- Hardcover: 272 pages
- Publisher: Jason Aronson Inc. Publishers; 1st Jason Aronson Inc. Ed edition (7 July 1977)
- Language: English
- ISBN-10: 1568213832
- ISBN-13: 978-1568213835
- Product Dimensions: 16.2 x 2.4 x 23.9 cm
- Average Customer Review: 8 customer reviews
- Amazon Bestsellers Rank: 2,184,363 in Books (See Top 100 in Books)
The Bahir Hardcover – 7 Jul 1977
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The Bahir is one of the oldest and most important of all classical Kabbalah texts. Until the publication of the Zohar, the Bahir was the most influential and widely quoted primary source of Kabbalistic teachings. The Bahir is quoted in every major book on Kabbalah, the earliest being the Raavad's commentary on Sefer Yetzirah, and it is cited numerous times by Rabbi Moshe ben Nachman (Ramban) in his commentary on the Torah. It is also quoted many times in the Zohar. It was first published around 1176 by the Provence school of Kabbalists; the first printed edition appeared in Amsterdam in 1651. The name Bahir is derived from the first verse quoted in the text (Job 37:21), And now they do not see light, it is brilliant (Bahir) in the skies. It is also called the Midrash of Rabbi Nehuniah ben HaKana, particularly by the Ramban. The reason might be that Rabbi Nehuniah's name is at the very beginning of the book, but most Kabbalists actually attribute the Bahir to him and his school. Some consider it the oldest kabbalistic text ever written. Although the Bahir is a fairly small book, some 12,000 words in all, it was very highly esteemed among those who probed its mysteries.Rabbi Judah Chayit, a prominent fifteenth-century Kabbalist, writes, Make this book a crown for your head. Much of the text is very difficult to understand, and Rabbi Moshe Cordevero (1522-1570), head of the Safed school of Kabbalah, says, The words of this text are bright (Bahir) and sparkling, but their brilliance can blind the eye. One of the most important concepts revealed in the Bahir is that of the Ten Sefirot, and careful analysis of these discussions yields much of what will be found in later kabbalistic works, as well as their relation to anthropomorphism and the reason for the commandments. Also included is a discussion of reincarnation, or Gilgul, an interpretation of the letters of the Hebrew alphabet, the Thirty-two Paths of Wisdom, and the concept of Tzimtzum, the self-constriction of God's light. Part One provides a modern translation of the text; Part Two is Aryeh Kaplan's commentary.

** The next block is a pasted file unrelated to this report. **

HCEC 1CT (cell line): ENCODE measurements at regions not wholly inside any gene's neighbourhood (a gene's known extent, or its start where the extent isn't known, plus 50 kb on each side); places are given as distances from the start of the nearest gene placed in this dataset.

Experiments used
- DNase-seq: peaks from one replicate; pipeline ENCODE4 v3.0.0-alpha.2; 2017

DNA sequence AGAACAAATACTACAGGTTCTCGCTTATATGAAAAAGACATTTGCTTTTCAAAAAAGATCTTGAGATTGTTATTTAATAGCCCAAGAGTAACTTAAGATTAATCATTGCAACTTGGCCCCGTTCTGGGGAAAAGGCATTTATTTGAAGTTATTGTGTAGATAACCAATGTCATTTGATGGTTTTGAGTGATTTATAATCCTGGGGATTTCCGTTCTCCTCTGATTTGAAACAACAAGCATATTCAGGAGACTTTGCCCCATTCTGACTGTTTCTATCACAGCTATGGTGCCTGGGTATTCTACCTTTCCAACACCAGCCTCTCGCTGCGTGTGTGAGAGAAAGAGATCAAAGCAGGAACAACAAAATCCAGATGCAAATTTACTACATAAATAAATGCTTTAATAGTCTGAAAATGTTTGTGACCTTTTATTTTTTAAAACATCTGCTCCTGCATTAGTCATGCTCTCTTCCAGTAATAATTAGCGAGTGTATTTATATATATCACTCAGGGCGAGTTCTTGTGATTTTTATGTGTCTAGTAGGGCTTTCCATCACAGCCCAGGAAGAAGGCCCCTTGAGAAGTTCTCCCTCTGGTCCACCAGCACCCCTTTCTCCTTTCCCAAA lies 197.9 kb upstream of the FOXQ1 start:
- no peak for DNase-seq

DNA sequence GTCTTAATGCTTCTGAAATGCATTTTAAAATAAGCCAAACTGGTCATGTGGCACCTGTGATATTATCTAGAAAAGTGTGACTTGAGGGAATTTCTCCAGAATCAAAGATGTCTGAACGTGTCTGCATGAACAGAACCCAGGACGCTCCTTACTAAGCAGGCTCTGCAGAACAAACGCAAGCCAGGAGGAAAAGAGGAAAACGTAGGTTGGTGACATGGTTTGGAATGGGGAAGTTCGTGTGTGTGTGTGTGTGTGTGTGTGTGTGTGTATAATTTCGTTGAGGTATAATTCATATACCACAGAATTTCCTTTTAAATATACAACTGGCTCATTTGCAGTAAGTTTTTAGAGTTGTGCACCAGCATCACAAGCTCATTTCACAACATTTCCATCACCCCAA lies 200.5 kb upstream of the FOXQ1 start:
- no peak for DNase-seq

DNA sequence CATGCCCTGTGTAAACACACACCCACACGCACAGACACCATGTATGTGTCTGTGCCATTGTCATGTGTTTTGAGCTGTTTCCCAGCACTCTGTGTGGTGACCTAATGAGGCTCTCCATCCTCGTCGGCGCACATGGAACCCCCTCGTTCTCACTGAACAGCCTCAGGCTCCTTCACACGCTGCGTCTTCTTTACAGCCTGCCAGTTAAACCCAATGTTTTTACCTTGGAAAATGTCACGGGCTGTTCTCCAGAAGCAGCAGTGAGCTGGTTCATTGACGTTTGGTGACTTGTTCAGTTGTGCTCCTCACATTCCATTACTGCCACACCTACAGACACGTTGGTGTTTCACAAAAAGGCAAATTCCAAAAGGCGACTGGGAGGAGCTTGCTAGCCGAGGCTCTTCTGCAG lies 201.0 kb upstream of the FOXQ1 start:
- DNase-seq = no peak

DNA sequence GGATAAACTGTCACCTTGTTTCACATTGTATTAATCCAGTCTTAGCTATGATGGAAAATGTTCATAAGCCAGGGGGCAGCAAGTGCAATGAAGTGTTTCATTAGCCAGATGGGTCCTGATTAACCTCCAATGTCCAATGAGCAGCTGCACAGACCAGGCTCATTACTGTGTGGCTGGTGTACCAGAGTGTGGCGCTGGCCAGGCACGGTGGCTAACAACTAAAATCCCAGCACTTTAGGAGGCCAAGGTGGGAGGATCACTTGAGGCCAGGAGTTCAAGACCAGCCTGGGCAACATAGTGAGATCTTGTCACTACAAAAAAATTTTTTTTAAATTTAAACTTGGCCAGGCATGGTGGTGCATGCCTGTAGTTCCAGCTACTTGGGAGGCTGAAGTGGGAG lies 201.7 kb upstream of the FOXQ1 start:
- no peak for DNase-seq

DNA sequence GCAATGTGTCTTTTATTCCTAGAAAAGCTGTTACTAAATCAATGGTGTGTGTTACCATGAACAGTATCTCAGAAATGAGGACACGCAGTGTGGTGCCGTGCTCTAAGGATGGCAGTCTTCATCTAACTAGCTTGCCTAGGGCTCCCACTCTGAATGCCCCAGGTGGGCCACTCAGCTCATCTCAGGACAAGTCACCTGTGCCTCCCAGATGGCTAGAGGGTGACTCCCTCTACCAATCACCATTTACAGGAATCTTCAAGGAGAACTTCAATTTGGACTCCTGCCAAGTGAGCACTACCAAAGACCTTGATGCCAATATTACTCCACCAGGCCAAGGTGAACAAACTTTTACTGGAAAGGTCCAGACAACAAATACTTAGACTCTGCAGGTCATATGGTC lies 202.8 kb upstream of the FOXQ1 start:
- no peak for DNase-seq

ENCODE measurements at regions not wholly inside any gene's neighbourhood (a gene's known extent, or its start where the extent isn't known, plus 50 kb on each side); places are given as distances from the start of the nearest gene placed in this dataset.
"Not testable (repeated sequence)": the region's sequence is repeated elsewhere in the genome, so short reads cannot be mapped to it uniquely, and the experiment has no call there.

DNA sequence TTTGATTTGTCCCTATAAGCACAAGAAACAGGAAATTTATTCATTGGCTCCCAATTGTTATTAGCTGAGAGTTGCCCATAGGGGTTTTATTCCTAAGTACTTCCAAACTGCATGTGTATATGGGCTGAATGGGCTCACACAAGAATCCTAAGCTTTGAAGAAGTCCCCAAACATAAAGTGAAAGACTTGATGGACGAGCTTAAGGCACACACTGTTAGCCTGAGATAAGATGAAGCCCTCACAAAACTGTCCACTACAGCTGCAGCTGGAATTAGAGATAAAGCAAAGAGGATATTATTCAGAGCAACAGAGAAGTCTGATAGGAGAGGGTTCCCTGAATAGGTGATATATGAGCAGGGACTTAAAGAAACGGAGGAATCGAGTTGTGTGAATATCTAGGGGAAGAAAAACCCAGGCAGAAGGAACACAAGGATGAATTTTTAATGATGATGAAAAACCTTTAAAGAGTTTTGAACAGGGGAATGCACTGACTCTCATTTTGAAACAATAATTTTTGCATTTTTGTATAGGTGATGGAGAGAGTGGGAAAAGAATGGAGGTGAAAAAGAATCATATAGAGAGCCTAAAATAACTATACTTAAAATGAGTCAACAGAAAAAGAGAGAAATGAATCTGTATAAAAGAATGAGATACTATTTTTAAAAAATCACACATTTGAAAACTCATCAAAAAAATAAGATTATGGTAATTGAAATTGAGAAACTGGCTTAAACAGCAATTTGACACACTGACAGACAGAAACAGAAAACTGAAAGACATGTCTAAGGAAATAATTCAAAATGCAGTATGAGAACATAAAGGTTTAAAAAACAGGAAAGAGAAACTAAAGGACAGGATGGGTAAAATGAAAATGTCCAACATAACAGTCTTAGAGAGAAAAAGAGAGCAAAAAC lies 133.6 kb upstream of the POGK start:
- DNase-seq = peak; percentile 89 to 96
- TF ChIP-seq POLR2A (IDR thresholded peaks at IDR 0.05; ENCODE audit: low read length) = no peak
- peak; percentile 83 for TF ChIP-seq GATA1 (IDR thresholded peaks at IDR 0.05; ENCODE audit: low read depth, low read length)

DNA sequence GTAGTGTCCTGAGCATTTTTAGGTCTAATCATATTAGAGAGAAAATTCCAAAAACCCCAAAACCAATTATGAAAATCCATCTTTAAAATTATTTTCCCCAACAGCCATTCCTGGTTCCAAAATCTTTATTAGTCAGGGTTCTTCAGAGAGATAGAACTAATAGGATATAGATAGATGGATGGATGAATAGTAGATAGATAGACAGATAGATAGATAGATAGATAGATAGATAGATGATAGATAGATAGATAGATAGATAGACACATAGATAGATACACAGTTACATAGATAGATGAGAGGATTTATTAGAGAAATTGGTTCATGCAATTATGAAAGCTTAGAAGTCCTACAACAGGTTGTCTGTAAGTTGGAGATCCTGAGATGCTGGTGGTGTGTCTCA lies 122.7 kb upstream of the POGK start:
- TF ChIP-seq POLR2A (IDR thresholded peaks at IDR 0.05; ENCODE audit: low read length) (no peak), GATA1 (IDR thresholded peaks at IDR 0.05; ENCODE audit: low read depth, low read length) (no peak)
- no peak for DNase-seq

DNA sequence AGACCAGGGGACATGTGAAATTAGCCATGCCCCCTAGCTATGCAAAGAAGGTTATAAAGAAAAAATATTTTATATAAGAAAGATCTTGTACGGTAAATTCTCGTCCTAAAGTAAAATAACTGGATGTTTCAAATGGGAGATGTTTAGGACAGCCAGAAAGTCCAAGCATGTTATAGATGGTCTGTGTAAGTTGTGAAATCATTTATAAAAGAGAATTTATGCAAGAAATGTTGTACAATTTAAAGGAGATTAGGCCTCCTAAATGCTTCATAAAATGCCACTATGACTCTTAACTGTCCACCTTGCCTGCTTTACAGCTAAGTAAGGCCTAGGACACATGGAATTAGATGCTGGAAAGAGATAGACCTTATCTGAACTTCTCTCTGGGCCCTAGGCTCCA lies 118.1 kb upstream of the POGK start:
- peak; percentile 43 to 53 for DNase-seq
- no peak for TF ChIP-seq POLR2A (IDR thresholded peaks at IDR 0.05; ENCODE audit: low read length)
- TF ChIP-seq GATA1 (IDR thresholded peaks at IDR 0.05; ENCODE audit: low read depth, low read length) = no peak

About the Author
Rabbi Aryeh Kaplan was born in New York City and was educated in The Torah Voda'as and Mir Yeshivot in Brooklyn. After years of study at Jerusalem's Mir Yeshiva, he was ordained by some of Israel's foremost rabbinic authorities. He also earned a master's degree in physics and was listed in Who's Who in Physics in the United States. In the course of a writing career spanning only twelve years, Rabbi Kaplan earned a reputation as one of the most effective, persuasive, scholarly, and prolific exponents of Judaism in the English language. He died on January 28, 1983, at the age of 48.